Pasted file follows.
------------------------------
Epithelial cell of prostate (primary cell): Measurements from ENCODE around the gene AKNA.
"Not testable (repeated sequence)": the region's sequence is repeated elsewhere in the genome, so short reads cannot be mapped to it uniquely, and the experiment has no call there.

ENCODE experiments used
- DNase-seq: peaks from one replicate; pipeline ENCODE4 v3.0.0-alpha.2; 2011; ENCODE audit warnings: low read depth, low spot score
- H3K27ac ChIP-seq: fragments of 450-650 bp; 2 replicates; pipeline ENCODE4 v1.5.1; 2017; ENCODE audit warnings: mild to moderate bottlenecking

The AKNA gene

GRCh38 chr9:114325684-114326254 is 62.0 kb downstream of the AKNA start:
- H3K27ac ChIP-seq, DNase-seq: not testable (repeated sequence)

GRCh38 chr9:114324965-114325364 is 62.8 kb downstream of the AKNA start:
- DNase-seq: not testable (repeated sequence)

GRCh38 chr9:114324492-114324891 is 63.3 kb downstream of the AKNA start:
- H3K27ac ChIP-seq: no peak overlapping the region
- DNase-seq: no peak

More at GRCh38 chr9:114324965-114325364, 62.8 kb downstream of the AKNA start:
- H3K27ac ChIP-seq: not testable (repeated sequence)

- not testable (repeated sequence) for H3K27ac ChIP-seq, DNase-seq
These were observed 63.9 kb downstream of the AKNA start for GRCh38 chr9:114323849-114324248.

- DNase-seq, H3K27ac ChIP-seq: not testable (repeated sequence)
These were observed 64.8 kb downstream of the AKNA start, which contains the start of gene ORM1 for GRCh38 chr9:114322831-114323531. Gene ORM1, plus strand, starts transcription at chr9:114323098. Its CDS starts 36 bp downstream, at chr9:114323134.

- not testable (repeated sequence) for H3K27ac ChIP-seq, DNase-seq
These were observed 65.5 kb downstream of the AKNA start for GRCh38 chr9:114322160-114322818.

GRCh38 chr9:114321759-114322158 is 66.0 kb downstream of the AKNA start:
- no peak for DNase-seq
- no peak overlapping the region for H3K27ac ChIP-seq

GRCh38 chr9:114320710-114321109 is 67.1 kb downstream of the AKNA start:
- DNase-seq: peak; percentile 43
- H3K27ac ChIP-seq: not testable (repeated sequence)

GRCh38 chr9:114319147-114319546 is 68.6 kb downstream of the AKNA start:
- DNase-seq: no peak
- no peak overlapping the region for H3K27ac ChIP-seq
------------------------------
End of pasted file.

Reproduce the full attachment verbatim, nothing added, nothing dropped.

Epithelial cell of prostate (primary cell): Measurements from ENCODE around the gene AKNA.
"Not testable (repeated sequence)": the region's sequence is repeated elsewhere in the genome, so short reads cannot be mapped to it uniquely, and the experiment has no call there.

ENCODE experiments used
- DNase-seq: peaks from one replicate; pipeline ENCODE4 v3.0.0-alpha.2; 2011; ENCODE audit warnings: low read depth, low spot score
- H3K27ac ChIP-seq: fragments of 450-650 bp; 2 replicates; pipeline ENCODE4 v1.5.1; 2017; ENCODE audit warnings: mild to moderate bottlenecking

The AKNA gene

GRCh38 chr9:114325684-114326254 is 62.0 kb downstream of the AKNA start:
- H3K27ac ChIP-seq, DNase-seq: not testable (repeated sequence)

GRCh38 chr9:114324965-114325364 is 62.8 kb downstream of the AKNA start:
- DNase-seq: not testable (repeated sequence)

GRCh38 chr9:114324492-114324891 is 63.3 kb downstream of the AKNA start:
- H3K27ac ChIP-seq: no peak overlapping the region
- DNase-seq: no peak

More at GRCh38 chr9:114324965-114325364, 62.8 kb downstream of the AKNA start:
- H3K27ac ChIP-seq: not testable (repeated sequence)

- not testable (repeated sequence) for H3K27ac ChIP-seq, DNase-seq
These were observed 63.9 kb downstream of the AKNA start for GRCh38 chr9:114323849-114324248.

- DNase-seq, H3K27ac ChIP-seq: not testable (repeated sequence)
These were observed 64.8 kb downstream of the AKNA start, which contains the start of gene ORM1 for GRCh38 chr9:114322831-114323531. Gene ORM1, plus strand, starts transcription at chr9:114323098. Its CDS starts 36 bp downstream, at chr9:114323134.

- not testable (repeated sequence) for H3K27ac ChIP-seq, DNase-seq
These were observed 65.5 kb downstream of the AKNA start for GRCh38 chr9:114322160-114322818.

GRCh38 chr9:114321759-114322158 is 66.0 kb downstream of the AKNA start:
- no peak for DNase-seq
- no peak overlapping the region for H3K27ac ChIP-seq

GRCh38 chr9:114320710-114321109 is 67.1 kb downstream of the AKNA start:
- DNase-seq: peak; percentile 43
- H3K27ac ChIP-seq: not testable (repeated sequence)

GRCh38 chr9:114319147-114319546 is 68.6 kb downstream of the AKNA start:
- DNase-seq: no peak
- no peak overlapping the region for H3K27ac ChIP-seq